Independent Schools Queensland (ISQ) is committed to supporting teachers and school leaders with up-to-date information, resources and specialist services to assist with the implementation of the Australian Curriculum from Prep to Year 10.
The Australian Curriculum, Assessment and Reporting Authority (ACARA) is responsible for the development of:
a national curriculum
a national assessment program
a national data collection and reporting program that supports 21st century learning for all Australian students.
In Queensland, independent schools are expected to plan, teach, assess and report directly on the achievement standards from the Australian Curriculum for Prep to Year 10. In Years 11 and 12, independent schools must implement the Queensland Curriculum and Assessment Authority (QCAA) senior syllabuses or other QCAA approved pathways, studies or recognised frameworks.
In the first instance, independent schools in Queensland should always go to ACARA’s Australian Curriculum website to access the most up to date version of the Australian Curriculum. Independent schools are also encouraged to regularly visit the ACARA website to find out the latest developments in ACARA's work.
ISQ supports member schools curriculum and assessment compliance and accountability. ISQ provides a fee-for-service curriculum audit process that may assist member schools with strategic discussions about curriculum.
ISQ has developed progression points in English, mathematics and digital technologies. The progression points may assist teachers to identify, track and report on student progress, as well as informing the planning of teaching programs to meet the needs of individuals and groups of students in these learning areas/subjects.
In November 2016, ISQ released a paper on Leading Curriculum Innovation to provide provocation for school leaders to consider how they could better prepare young people for both a globalised world of work and to be ethically responsible citizens of the planet. This paper suggests schools could:
more actively develop the general capabilities of the Australian Curriculum (or a similar set of 21st century skills)
encourage more open and active inquiry learning
provide more opportunities for student voice, student agency and student engagement.
A number of independent schools took that ‘challenge’ and decided to embark on curriculum renewal and innovation in one of these areas. In 2016, ISQ developed two projects to support schools that were interested in:
development of, and assessment of, general capabilities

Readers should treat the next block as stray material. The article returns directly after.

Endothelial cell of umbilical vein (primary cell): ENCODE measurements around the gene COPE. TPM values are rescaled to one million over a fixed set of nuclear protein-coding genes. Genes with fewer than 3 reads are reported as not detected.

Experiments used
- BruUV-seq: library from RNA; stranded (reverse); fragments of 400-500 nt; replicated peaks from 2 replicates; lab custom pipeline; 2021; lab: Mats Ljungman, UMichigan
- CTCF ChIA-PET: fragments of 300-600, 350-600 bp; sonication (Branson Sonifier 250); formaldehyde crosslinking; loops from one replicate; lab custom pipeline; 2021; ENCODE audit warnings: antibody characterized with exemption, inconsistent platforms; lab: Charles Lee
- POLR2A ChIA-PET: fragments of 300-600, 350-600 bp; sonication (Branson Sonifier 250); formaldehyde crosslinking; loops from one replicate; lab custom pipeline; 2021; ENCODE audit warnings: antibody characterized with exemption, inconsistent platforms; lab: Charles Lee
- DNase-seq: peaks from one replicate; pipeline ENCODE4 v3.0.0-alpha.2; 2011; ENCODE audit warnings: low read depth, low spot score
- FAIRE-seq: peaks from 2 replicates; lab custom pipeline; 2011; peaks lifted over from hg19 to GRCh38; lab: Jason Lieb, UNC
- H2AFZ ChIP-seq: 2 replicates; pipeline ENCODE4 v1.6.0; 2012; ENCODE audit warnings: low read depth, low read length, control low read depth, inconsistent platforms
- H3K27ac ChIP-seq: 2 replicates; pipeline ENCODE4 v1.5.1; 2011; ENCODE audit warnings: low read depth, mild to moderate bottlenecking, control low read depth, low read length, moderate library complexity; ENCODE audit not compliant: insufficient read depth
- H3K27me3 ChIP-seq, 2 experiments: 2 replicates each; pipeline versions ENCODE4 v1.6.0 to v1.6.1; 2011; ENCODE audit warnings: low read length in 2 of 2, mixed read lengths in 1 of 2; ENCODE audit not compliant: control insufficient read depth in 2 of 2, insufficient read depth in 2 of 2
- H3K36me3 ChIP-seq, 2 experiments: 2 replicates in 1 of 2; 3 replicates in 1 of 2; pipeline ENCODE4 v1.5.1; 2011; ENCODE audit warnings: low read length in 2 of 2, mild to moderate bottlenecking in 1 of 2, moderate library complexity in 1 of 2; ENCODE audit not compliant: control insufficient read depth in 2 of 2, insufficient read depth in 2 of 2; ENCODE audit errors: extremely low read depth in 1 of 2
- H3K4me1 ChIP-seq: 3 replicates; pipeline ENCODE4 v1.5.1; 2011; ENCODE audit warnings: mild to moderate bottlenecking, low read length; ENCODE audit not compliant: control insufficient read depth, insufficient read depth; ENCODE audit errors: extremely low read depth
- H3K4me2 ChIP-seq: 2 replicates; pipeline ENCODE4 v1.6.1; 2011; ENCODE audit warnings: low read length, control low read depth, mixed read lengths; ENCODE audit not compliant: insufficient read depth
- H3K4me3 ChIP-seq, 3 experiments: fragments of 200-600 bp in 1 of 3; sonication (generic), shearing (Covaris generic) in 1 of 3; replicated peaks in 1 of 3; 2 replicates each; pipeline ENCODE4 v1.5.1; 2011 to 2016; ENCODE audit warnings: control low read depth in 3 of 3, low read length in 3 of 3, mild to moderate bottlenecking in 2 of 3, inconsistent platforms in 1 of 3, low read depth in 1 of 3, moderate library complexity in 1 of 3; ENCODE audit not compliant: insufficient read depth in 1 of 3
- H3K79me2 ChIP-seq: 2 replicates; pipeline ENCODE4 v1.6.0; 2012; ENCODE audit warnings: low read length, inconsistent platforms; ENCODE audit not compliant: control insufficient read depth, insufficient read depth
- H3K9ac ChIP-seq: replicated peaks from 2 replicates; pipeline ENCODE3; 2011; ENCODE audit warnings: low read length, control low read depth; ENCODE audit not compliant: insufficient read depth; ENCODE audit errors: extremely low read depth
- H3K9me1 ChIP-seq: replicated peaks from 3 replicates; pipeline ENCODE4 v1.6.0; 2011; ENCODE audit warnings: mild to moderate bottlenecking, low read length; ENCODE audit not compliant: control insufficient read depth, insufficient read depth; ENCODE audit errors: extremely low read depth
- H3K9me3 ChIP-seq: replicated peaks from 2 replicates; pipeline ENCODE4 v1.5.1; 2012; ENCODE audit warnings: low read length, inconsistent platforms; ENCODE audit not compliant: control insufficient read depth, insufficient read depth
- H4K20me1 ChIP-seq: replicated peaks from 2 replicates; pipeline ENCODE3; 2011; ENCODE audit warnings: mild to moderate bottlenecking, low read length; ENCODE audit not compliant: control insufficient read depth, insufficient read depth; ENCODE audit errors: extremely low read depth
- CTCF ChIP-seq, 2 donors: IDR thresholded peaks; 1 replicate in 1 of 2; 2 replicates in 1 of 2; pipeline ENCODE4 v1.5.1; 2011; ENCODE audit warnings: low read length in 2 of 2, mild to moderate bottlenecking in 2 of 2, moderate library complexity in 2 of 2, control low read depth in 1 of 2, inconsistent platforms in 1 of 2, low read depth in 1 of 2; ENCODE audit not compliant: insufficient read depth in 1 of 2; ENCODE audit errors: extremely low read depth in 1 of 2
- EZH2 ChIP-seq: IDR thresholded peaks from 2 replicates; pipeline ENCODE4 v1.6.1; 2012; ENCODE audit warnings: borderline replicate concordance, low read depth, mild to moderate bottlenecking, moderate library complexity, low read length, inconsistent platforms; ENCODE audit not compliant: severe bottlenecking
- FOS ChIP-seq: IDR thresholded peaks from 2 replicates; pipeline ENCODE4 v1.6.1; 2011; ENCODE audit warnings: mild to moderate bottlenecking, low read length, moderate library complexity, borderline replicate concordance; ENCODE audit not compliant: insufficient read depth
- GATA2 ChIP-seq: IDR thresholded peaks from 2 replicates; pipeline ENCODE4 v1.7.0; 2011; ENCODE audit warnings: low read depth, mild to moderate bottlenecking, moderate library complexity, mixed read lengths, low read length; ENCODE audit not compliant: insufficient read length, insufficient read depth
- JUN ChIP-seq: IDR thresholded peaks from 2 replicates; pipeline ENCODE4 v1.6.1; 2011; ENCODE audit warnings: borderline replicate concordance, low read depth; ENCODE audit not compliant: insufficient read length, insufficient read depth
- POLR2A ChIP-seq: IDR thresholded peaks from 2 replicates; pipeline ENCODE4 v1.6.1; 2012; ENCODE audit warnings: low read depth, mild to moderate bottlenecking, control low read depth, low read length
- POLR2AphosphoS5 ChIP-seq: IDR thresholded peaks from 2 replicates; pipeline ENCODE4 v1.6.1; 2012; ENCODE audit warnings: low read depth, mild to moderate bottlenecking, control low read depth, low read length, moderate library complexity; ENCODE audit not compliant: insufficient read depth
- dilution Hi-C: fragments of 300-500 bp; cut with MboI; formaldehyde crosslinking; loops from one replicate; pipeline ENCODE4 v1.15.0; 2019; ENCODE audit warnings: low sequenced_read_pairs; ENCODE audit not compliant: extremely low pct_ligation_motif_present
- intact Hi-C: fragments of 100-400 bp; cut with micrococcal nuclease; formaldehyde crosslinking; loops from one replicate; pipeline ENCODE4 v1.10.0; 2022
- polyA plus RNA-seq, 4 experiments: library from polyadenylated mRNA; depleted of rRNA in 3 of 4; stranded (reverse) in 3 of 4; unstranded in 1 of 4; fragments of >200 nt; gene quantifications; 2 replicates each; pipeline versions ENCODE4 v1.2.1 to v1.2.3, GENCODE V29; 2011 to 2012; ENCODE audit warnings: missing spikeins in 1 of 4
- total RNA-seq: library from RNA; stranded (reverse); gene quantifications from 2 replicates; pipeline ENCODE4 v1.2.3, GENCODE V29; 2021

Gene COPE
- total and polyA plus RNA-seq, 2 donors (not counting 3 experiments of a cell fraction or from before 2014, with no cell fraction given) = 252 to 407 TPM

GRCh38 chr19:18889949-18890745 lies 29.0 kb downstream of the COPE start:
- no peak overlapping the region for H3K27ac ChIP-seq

continuation of the two projects on inquiry and assessment of curriculum innovation.
hosting of a two-day event to support further thinking on these themes. The first event held on Tuesday, 4 July 2017 was an opportunity for curriculum policy officers from around the country to discuss what structural features might be present in the next generation Australian Curriculum. The second event on Wednesday, 5 July 2017 was a day for school leaders to consider how they could develop innovative curriculum now, within the construct of the current Australian Curriculum.
In all those conversations, assessment was a critical issue. It is one thing to develop a list of preferred 21st century skills that students should learn, but it is quite another to be able to effectively assess whether students have in fact learnt them. Professor Claire Wyatt-Smith and her team from the Learning Sciences Institute of Australia (LSIA), are supporting independent schools in a project to facilitate exploration of the assessment of innovative curriculum.
ISQ has also produced a Differentiation and the Australian Curriculum brochure which highlights ideas, strategies and suggestions for ways independent schools could cater for the needs of the diverse range of learners across their classrooms.
Leading Globally Ready Schools
The Asia Education Foundation (AEF) is excited to be offering ISQ member schools exclusive participation in local and international education programs in 2019.
ISQ member schools are invited to declare their non-binding Expression of Interest for a 2019 program by no later than Tuesday 2 October 2018.
AEF is based at Asialink at The University of Melbourne. AEF works nationally and internationally to lead, promote and support engagement with Asia in Australian schools. As exemplified by both the Gonski review and the new ‘global competency’ assessment in PISA in 2018, it is critical that independent schools are developing the curriculum and competencies relevant to our young Australians for this century. AEF understands the significance of school leaders being empowered to lead schools that are “globally ready”. AEF delivers curriculum and research resources, professional learning, youth programs and a wide range of strategic partnerships for and with education stakeholders. ISQ is delighted to partner with AEF on these important initiatives.
Australian Curriculum courses, and online communities where education professionals can share ideas and resources, are available on ISQ’s learning management system Connect&Learn. Here you will also find examples of assessments and curriculum innovation, reporting templates and other useful resources.
21 June 2019 - Community demand for schools dedicated to the education of disengaged and at-risk young people is driving ongoing growth in these specialist services in Queensland’s independent schooling sector.
Executive Director David Robertson looks at the Coalition's plans for schooling, while Director (Education Services) Josephine Wise & Senior Advisor (Teacher Quality & Certification) Suzanne Jessen examine the impact of collective teacher efficacy on students and school culture.